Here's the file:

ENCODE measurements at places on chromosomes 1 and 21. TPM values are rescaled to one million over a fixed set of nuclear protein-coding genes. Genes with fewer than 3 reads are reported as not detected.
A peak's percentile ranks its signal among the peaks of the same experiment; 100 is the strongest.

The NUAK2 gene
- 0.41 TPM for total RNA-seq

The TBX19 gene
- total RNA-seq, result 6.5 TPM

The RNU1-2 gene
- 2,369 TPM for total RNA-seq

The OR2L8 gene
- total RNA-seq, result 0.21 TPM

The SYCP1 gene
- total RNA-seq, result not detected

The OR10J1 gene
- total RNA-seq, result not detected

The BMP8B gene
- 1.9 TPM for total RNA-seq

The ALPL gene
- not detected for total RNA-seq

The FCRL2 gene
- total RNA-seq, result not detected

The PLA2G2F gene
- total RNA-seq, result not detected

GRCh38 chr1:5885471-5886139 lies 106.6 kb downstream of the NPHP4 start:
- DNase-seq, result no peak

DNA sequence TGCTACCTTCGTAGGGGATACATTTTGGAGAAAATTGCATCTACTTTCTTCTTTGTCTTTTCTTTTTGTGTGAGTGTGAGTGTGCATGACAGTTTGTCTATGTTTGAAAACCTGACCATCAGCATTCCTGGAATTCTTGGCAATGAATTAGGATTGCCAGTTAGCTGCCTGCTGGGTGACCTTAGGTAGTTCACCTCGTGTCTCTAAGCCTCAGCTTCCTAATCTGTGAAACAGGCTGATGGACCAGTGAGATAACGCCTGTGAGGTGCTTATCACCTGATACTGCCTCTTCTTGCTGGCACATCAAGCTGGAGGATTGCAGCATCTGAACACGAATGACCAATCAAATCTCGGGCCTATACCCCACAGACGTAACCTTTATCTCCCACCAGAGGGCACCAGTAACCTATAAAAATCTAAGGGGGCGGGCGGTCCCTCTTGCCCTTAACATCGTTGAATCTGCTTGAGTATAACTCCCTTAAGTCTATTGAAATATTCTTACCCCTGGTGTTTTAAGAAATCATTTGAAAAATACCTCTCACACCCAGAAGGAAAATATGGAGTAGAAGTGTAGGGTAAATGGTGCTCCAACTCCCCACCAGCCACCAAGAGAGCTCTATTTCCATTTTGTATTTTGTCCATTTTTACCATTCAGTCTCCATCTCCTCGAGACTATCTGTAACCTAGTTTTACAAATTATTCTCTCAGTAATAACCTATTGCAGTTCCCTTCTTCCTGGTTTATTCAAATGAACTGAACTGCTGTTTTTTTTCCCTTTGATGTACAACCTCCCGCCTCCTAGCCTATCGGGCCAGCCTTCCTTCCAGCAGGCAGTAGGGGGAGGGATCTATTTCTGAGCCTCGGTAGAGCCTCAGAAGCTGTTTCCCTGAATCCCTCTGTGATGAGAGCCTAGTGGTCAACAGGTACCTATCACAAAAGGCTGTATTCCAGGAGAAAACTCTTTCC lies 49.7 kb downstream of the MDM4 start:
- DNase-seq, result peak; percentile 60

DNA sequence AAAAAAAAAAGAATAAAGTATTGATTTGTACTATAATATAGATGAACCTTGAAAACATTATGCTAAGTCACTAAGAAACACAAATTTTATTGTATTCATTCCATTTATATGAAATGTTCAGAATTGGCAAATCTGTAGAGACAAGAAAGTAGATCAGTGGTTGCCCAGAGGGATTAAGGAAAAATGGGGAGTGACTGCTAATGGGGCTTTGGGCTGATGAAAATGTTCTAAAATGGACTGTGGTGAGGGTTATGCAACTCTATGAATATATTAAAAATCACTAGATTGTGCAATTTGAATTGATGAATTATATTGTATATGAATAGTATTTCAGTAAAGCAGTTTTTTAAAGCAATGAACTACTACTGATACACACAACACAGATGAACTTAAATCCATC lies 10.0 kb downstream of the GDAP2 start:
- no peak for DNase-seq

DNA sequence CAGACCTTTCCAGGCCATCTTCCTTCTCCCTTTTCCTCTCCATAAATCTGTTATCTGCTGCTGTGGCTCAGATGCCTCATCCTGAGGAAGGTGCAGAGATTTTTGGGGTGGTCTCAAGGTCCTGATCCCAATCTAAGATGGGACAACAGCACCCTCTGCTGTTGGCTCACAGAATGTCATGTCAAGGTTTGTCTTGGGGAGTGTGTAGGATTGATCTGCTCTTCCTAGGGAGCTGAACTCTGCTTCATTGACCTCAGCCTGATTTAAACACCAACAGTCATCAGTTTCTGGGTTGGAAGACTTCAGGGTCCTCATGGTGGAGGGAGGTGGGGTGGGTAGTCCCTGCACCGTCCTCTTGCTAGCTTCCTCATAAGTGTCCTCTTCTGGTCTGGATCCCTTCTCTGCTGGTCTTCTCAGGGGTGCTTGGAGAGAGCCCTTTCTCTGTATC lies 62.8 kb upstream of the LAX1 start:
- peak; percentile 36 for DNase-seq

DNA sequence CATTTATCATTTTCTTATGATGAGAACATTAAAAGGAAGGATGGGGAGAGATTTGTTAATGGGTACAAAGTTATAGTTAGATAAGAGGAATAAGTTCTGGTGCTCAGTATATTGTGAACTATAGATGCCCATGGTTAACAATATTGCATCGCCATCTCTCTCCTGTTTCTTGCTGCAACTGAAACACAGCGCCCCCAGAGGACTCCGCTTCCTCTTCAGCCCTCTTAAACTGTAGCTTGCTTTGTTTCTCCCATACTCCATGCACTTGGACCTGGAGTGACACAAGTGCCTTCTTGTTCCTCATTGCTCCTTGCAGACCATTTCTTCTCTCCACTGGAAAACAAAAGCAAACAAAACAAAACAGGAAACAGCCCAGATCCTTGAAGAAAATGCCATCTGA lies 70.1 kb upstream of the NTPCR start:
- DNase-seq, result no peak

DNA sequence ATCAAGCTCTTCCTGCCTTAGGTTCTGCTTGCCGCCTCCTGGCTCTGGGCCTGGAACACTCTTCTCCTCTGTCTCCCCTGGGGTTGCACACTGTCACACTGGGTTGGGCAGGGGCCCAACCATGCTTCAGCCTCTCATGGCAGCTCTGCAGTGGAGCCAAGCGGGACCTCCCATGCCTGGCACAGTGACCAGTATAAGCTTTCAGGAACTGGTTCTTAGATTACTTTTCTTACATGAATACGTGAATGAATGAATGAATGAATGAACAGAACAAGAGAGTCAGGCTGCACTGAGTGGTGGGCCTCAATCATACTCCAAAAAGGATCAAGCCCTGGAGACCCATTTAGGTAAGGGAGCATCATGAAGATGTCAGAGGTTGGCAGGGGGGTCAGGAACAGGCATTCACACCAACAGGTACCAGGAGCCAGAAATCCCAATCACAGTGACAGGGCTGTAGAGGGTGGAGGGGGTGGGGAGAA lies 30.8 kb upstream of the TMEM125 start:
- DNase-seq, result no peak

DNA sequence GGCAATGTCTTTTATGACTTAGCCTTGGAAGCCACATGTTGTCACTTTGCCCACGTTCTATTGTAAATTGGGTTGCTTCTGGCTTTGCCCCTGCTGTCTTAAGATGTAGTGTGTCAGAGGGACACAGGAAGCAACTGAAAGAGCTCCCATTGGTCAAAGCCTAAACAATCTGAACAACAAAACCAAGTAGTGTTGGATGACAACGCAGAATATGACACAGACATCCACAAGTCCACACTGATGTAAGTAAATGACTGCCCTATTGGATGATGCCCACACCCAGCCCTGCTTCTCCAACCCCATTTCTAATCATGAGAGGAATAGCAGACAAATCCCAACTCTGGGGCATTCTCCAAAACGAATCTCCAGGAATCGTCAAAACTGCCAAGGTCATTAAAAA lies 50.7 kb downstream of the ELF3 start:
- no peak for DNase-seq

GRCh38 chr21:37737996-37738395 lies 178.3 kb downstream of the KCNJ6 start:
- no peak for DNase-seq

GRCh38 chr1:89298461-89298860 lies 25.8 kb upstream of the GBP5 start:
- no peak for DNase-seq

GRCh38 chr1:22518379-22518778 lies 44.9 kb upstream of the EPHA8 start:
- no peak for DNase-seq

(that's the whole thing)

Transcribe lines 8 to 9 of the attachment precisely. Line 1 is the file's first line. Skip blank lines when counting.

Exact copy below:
- 2,369 TPM for total RNA-seq

The OR2L8 gene